I am a librarian who serves a population of 24. Perhaps the count is 32 if one includes faculty and staff of Florida State University International Programs Study Center in Florence, Italy. The library, as the previous Student Supervising Librarian noted last year, is almost as antiquated as the 15th century building that holds it. Nothing gives me more pleasure than unlocking wood medallioned doors with skeleton keys and opening thick shutters to let the sun shine onto parquet floors and the shelves of a 7,000 volume collection.
After Topher’s excellent post on librarian perception I have been thinking more and more of the perception of the library here. The history, with all of it’s frescoed charm, is not enough to protect the library from running into a 21st century identity crisis. I think it is a problem that many libraries, even the most modern of structures and collections, that serve populations thousands of times our size, are also facing:
What is our point and purpose in this digital age?
After two months of getting acclimated to a new country, language and job, I am now more actively monitoring what is needed by my student population. Use of the library has dropped significantly since Internet access installed in the dorms about 2 years ago. In the last months, the 2 Computer Rooms are still used for Internet access but mostly for printing; the Lounge area is a popular spot for hanging out between classes; but the stacks — full of Art, History, and Italian Culture books (and even a set of 1909 Encyclopedia) as well as a small fiction and literature section — are mostly untouched. Students, if they enter the “book room” at all, primarily use the tables to study because “it is so quiet.”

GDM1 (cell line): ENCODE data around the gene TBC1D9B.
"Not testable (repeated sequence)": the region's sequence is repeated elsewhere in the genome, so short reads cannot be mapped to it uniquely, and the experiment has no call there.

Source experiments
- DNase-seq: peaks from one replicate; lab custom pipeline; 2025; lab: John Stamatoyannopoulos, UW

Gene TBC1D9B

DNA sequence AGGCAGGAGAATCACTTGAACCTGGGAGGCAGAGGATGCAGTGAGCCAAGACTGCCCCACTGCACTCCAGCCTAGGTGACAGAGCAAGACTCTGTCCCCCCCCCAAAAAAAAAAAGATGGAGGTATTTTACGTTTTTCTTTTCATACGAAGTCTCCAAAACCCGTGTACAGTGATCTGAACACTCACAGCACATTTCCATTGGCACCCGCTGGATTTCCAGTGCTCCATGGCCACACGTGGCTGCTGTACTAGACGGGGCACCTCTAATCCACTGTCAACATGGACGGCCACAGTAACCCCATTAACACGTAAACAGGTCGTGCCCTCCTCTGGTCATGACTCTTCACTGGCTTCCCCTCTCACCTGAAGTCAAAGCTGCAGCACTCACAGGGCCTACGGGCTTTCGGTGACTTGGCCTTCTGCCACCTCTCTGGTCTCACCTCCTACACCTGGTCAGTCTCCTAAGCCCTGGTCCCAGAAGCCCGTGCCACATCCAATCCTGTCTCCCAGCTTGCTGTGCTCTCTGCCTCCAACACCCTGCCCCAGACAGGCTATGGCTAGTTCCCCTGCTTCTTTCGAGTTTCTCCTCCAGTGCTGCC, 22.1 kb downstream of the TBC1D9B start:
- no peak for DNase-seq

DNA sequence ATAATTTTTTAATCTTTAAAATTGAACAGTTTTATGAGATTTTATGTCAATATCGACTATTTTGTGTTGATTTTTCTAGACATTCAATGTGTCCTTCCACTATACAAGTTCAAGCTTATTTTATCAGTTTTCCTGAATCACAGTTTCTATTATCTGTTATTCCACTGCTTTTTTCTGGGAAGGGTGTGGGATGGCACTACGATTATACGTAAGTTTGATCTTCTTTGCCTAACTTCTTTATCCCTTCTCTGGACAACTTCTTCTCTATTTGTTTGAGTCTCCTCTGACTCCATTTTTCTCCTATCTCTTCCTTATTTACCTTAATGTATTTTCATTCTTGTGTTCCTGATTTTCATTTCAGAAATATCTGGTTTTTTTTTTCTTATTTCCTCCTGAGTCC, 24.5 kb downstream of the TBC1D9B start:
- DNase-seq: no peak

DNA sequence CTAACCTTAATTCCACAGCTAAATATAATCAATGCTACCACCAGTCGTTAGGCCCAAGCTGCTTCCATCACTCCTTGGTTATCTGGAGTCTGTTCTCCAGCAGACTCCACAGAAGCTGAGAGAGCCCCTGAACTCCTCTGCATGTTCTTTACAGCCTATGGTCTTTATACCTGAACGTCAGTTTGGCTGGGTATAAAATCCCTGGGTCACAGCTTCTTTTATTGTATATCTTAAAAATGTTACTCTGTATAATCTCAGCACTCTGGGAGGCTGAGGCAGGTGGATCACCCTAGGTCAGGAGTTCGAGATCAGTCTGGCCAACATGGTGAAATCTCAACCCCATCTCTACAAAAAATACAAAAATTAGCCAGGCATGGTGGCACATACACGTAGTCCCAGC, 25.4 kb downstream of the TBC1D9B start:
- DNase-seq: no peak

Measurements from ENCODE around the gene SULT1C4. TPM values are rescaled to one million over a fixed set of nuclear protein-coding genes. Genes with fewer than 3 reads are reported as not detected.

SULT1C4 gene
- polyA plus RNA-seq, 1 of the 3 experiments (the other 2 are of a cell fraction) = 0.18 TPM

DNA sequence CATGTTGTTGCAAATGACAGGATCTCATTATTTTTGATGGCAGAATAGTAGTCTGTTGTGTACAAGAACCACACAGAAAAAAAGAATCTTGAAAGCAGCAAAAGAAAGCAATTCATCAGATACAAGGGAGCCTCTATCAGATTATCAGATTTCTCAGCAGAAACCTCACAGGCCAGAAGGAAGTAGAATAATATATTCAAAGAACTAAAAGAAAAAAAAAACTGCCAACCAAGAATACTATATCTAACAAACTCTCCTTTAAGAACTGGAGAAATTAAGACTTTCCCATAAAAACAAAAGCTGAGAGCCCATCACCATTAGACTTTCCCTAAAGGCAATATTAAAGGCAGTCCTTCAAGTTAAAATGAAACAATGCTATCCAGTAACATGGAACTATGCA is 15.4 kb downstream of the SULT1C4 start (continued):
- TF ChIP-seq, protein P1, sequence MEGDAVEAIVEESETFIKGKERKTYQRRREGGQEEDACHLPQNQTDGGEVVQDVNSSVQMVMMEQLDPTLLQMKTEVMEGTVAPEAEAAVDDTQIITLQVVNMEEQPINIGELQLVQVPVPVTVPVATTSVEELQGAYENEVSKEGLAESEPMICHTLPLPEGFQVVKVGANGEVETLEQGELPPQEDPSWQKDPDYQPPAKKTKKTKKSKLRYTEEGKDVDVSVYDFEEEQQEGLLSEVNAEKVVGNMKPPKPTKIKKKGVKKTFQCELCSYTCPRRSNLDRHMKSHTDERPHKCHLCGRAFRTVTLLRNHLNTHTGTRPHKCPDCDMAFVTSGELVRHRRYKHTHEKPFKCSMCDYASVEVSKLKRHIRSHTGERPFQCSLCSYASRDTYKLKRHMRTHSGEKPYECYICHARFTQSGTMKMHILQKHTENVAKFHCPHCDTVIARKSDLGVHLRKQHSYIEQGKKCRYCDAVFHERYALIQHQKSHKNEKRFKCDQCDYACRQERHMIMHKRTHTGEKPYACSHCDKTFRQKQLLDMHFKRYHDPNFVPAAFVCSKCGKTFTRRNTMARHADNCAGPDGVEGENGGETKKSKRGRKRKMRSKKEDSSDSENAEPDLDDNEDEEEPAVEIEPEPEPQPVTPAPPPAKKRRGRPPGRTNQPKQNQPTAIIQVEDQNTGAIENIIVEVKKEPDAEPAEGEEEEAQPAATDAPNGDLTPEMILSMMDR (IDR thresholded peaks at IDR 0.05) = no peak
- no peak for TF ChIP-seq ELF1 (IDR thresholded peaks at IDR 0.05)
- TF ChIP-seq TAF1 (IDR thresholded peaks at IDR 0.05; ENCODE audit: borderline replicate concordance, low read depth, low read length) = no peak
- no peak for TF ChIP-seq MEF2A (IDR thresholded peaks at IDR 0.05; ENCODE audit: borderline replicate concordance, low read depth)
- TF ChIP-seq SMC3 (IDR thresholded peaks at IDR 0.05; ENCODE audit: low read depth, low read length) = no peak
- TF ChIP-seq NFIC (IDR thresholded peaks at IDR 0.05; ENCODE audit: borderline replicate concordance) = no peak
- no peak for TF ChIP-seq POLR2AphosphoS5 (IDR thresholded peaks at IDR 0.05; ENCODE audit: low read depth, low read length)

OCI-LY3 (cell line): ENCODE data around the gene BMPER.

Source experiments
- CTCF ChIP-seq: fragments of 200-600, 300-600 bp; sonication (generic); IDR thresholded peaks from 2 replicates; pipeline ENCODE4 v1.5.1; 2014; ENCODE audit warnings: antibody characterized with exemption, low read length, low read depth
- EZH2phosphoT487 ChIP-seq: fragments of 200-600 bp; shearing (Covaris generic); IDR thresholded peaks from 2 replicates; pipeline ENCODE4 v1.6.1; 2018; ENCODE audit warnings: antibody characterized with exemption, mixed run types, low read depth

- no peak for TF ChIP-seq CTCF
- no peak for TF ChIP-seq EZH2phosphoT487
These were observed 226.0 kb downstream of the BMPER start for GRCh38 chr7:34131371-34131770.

Out of our 7,000 volumes, about 25 books have been checked out over the semester. There was one day of a relative flurry of book requests because the Art History prof suggested texts for the reference requirement of his final paper. Mostly, however, students just asked for those specific books. Perhaps I should have been more proactive in showing how to use the card catalog (yes, card catalog) and sending them to the shelves themselves thus helping them discover the joy of serendipity in information seeking… but isn’t that forcing a method and education regardless of want? I doubt the teachable moment would have been appreciated. So I provided the research service as requested and book use and check-out remains small and targeted.
I provide all this detail to ask: Is “library” a misnomer now?
I think so. I find the term antiquated for what has become a Study Center. FSU has changed its former Law Library’s name to Florida State Law Research Center. I think this a a more apt and forward-thinking name that speaks to the activities that now and will take place therein.
I further ask: is the FSU Florence Program — and libraries across the US — doing themselves a disservice by holding on to the antiquated term of “library”?
A library, by any other name, still might function similarly but our mission and vision are also inexorably linked and affected by our title. If we, catalogers and specifiers of language, want to change our perception and be perceived as more than “book rooms,” do we need to change our names? Or do we continue to hold on to “library” and continue to try and change it’s meaning?
I leave the questions open and welcome your thoughts. I don’t think that a name change will revolutionize use (if only it were that easy) but rather better reflect and promote the mission and vision of the space. As it has for the past 50 years, and I hope for many years to come, fair Firenze will still be home to the Library of FSU’s International Program in Florence… but I don’t know for how much longer that name will — and should — remain above the door.
What are your thoughts about library perception and rebranding?